The day after George Floyd was murdered, I was sitting quietly, pondering what I might say to my students about his death in the midst of COVID-19 quarantine. When I checked my inbox, there was an email from Jessica, a black 10th grader in the politics of writing course I was teaching at the time.
She wrote: “I have to be honest with you Mr. Walsh, I was expecting you to share something with us. I love your classes, and I admire the way you teach to make students know their voice is important… As for right now the voice of the allies and your voice is just as important. Your students need to hear from you Mr. Walsh…”
At first, I was angry. Didn’t Jessica realize that my intention was to take time to think about how to do the right thing by her and my other students of color? What I didn’t consider was that being white gave me the privilege to think about the murder of George Floyd for as long as I wanted; his death did not immediately set my community on fire like that of Jessica’s. My being white had implications for my black students that I never recognized.
The Need for More Diverse Teachers
As our student population becomes less and less white, the American education system is in dire need of more teachers of color. Many organizations including Teach Plus, where I am a policy fellow, are working on district, state and national policy levers to diversify the profession. But changing the system is going to take time.
As of the 2017-2018 school year, 79% of public school teachers in the United States were white and non-Hispanic. This white-dominant population of teachers is tasked with educating students of color from increasingly diverse backgrounds.
Developing My Racial Competency
As a white teacher, I have a responsibility to develop my own racial competency so I can truly be an ally to students like Jessica. Here are a few ways I have been going about it.
I took time to deeply reflect on the role that being white has played in my life and I did this without judgment. I considered where I grew up, the communities of which I was a part, the spaces to which I was given access and the relationships I had/have. I wrote the story of my racial identity.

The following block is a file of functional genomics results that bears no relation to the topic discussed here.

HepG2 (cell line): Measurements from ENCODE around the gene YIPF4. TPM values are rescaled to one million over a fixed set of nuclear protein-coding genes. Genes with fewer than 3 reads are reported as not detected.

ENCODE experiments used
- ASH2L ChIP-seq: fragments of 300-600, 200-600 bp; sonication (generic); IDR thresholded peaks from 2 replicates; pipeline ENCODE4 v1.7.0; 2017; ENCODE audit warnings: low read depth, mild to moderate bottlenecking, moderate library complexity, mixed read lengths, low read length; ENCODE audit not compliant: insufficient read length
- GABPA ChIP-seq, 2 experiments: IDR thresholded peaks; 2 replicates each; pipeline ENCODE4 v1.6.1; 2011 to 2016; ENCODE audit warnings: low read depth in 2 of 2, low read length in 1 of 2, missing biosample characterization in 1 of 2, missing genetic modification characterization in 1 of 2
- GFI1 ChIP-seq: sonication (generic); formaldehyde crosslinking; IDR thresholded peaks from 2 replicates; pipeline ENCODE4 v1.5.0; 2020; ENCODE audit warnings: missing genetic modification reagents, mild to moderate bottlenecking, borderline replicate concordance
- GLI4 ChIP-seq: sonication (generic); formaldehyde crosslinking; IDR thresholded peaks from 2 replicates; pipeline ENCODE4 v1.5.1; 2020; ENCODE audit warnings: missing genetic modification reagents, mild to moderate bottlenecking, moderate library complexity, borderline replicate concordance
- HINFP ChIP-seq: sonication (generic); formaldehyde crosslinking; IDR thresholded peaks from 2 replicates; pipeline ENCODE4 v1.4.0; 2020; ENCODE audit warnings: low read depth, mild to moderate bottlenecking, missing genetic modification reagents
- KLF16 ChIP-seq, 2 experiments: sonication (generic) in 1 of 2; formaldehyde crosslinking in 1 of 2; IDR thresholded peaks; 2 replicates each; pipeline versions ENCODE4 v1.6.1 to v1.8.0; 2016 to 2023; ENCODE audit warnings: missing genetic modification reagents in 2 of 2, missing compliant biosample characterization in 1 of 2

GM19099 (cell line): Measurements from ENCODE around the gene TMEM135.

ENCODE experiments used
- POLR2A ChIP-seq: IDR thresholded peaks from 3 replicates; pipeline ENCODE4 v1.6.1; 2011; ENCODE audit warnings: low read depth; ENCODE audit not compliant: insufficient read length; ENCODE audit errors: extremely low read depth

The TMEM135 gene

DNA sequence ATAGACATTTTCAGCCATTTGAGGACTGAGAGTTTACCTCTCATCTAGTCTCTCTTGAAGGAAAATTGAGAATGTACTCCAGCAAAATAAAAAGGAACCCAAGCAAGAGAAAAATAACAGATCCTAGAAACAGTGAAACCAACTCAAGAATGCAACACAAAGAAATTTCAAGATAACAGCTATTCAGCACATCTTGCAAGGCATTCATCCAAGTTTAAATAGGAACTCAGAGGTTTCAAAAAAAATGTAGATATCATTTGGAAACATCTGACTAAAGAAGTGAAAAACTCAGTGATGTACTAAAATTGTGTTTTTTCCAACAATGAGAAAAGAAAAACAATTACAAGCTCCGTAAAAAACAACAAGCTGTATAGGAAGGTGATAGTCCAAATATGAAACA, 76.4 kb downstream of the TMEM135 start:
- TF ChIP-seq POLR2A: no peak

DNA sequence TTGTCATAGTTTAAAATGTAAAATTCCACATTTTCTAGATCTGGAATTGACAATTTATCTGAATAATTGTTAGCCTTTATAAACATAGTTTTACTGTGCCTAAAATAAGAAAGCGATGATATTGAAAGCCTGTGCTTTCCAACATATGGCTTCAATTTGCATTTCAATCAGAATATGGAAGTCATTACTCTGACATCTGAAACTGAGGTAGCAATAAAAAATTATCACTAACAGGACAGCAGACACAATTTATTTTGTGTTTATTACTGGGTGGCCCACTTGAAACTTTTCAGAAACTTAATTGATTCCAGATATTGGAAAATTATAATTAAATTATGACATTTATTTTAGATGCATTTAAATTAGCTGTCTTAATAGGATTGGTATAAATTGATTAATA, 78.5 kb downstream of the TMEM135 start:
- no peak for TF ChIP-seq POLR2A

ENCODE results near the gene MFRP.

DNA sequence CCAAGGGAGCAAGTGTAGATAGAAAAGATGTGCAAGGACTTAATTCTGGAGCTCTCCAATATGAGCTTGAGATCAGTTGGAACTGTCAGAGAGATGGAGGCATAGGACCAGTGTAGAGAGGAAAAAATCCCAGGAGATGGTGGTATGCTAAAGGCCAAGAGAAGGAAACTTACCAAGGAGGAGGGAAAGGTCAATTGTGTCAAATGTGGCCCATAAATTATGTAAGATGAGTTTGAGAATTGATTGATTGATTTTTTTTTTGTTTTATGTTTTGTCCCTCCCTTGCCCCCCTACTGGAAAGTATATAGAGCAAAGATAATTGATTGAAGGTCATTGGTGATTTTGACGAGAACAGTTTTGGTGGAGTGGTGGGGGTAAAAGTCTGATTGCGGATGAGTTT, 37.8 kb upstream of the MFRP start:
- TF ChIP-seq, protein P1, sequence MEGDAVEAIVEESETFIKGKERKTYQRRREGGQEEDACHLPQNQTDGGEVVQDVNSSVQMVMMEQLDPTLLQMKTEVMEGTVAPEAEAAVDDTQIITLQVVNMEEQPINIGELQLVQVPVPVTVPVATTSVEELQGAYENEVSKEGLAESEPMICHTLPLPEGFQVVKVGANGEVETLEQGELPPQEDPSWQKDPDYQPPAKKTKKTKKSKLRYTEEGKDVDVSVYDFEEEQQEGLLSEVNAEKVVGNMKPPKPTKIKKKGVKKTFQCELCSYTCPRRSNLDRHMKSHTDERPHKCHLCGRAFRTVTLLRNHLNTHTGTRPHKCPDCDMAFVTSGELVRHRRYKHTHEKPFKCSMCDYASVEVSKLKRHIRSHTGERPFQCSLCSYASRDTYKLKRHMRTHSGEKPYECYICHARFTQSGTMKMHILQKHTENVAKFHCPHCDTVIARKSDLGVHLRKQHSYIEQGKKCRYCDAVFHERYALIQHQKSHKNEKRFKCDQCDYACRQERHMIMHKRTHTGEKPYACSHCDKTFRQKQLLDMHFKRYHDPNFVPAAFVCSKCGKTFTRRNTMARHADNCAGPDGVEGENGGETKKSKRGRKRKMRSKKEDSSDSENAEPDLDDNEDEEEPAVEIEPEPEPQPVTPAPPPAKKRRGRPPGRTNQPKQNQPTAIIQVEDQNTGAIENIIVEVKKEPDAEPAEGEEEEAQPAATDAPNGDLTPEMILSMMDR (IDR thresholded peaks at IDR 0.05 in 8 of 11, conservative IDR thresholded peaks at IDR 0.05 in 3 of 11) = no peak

Writing creates a sense of permanence and a better way of connecting the plot points of one’s life. This allowed me to make deeper connections to how being white impacts me personally and professionally.
I listened to my students of color and engaged in meaningful conversations with them about their racial identity and mine. Our topics of conversation included to the critical need to diversify the curriculum, ensuring that our classroom is a space where students of color have their voices heard, normalizing the sharing and validating of the experiences of students of color and opening up a dialogue for my students of color to let me know when I was not meeting the mark in my antiracist efforts.
I further developed my racial competency by reading literature on the history of the white racial identity and its implications. Exposure to this literature has been invaluable in my journey to becoming a more racially competent person and educator.
I read books such as “So You Want to Talk About Race” by Ijeoma Oluo, “Courageous Conversations About Race: A Field Guide for Achieving Equity in Schools and Beyond” (Third Edition) by Glenn E. Singleton, “Raising Race Questions: Whiteness and Inquiry in Education” by Ali Michael, or “Reading, Writing, and Racism: Disrupting Whiteness in Teacher Education and in the Classroom”by Bree Picower.
After I received Jessica’s email, she and I talked. I quickly realized that there was much more nuance to the issue that I was unable to see because my ego had gotten in the way.
In listening to Jessica and having a vulnerable, honest conversation together, not only did I address the harm that I caused her, but we grew even closer as a result. The same trust in me that allowed Jessica to email me in the first place ultimately enabled us to grow stronger.
Paul Walsh is a high school English and creative writing teacher at Liberty High School in Bethlehem, Pennsylvania. He is 2022-2023 Teach Plus Pennsylvania Policy Fellow.